Magmatic volatiles provide the driving force for volcanic eruptions through the positive feedbacks between gas exsolution and bubble growth during magma ascent. However, volatile exsolution and degassing in magmatic conduits are not directly observable at the surface, and have proved difficult to understand from geophysical signals and geochemical studies of gases emitted at active volcanoes. Vesicles (gas-filled cavities) in erupted volcanic rocks preserve a textural record of volatile exsolution, and provide critical insights into the mechanisms of exsolution and degassing in volcanic conduits.
This project will investigate the processes of magma degassing, vesiculation and fragmentation operating during the 2021 Fagradalsfjall eruption in southwest Iceland, and the 2021 eruption at Cumbre Vieja on La Palma, Canary Islands. The Fagradalsfjall eruption underwent several changes in eruptive style. The earliest stages of the eruption were characterized by continuous, mild Hawaiian fire-fountaining, but after a month the activity became pulsatory, where periods of inactivity alternated with intense fire fountaining ejecting jets of magma up to 450 m in height. The Cumbre Vieja eruption likewise underwent several changes in eruptive style, with eruption intensity strongly correlated with increased gas fluxes measured at the surface. In both cases, the changes in eruption style are likely driven by the behaviour of magmatic volatiles in the volcanic conduit. This project aims to quantify the efficiency of volatile exsolution, vesiculation and gas escape that drove these different eruptive styles. What were the original dissolved volatile concentrations prior to eruption? At what pressures did volatile exsolution commence? How did vesiculation and fragmentation in the conduit affect degassing efficiency? What role did crystallization play in controlling vesiculation and gas escape? To what extent can an improved understanding of subsurface degassing in magmatic conduits be used to predict the local and global environmental impacts of eruptions at ocean island volcanoes?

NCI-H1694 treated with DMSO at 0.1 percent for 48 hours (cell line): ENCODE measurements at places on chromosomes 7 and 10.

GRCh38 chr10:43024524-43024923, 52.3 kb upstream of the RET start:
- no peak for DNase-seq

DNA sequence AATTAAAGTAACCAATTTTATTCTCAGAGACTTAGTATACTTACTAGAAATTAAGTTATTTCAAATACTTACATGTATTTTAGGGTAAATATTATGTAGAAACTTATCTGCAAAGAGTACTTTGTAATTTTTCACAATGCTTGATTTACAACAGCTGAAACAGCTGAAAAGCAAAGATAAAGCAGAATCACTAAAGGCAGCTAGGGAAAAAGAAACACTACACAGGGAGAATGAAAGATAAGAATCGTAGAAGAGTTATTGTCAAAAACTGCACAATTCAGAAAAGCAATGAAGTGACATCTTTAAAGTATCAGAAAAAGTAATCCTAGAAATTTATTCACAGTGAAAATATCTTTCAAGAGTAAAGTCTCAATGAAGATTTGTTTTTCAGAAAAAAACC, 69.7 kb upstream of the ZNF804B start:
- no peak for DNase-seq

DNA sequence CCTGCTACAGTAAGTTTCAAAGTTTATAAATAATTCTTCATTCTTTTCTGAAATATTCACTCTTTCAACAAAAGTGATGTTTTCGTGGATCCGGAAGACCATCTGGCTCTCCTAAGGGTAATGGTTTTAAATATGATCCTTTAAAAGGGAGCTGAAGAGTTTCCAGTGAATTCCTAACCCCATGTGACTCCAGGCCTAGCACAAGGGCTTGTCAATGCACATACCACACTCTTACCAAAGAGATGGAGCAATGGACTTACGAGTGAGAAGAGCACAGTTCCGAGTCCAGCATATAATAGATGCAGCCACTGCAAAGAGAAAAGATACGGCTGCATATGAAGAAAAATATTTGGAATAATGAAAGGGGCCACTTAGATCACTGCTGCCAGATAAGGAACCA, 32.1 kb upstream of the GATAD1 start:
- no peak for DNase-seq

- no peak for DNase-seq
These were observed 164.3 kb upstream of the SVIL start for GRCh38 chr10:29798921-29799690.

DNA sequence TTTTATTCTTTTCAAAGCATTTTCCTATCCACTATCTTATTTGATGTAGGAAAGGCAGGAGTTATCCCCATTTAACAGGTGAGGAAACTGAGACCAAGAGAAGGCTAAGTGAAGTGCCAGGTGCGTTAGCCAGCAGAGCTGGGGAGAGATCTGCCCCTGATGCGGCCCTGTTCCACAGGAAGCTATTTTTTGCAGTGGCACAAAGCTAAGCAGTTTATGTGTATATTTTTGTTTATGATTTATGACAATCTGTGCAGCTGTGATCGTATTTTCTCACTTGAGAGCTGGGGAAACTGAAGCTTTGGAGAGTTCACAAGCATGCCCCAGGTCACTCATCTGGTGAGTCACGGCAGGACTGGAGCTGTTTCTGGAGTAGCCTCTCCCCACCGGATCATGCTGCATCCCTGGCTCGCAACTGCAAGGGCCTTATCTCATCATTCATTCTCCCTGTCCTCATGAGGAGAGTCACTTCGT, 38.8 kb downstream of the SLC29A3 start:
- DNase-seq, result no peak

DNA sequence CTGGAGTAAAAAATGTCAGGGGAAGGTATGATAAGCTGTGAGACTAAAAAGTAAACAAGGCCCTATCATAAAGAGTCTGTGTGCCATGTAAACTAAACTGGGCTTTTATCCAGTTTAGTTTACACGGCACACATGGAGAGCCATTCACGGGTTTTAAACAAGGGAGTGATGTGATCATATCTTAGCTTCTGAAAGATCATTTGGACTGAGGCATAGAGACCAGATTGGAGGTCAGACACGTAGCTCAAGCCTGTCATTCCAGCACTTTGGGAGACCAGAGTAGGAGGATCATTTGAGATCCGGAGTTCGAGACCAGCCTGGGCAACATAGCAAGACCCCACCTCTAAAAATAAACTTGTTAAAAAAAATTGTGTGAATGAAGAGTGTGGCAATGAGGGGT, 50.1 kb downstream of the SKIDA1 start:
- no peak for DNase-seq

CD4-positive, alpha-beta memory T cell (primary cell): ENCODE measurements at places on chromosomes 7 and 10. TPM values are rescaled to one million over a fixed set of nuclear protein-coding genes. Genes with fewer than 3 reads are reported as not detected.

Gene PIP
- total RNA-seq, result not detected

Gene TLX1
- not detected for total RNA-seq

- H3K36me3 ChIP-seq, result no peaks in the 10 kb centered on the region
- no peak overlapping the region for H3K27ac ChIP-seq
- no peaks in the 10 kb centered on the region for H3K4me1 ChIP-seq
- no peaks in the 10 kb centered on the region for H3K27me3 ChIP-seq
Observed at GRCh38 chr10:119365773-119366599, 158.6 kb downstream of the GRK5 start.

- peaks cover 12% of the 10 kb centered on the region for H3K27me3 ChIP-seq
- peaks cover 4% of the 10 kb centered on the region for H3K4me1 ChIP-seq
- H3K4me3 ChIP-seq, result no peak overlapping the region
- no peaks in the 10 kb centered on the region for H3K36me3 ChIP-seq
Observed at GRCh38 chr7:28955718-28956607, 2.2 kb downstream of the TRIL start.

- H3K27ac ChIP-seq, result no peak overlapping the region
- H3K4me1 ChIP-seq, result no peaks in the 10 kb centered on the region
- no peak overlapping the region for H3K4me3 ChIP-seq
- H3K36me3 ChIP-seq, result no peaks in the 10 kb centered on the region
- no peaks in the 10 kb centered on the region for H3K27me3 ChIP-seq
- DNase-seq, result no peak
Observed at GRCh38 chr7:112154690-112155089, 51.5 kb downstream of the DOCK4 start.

The project will involve using a range of analytical techniques to examine the 3-dimensional (3D) properties of volcanic samples. A series of X-ray computed microtomography experiments will be conducted to reconstruct and visualise the textures of erupted tephra samples directly in 3D, and to quantify the vesicle proportions, shapes, size distributions and interconnected porosity. Permeability measurements on the tephra products will be used ascertain how gas was transported within and outside the magmatic conduit systems during the eruption. The dissolved volatile contents of the erupted products will be measured using electron microprobe analysis, FTIR and Raman spectroscopy. Diffused volatile concentrations measured in profiles perpendicular to the vesicle walls will be used to calculate timescales of volatile release, and investigate degassing efficiency under different eruptive regimes.
The broader impacts of this project are myriad. Depending on the student’s interest, the project could include an exploration of the links between textural and geochemical data with gas flux measurements from satellite and ground-based instruments; numerical modelling of crystallization and degassing during magma ascent; and/or reconstructions of the eruption styles and volatile emissions from large basaltic eruptions at ocean islands that pre-date human observations.
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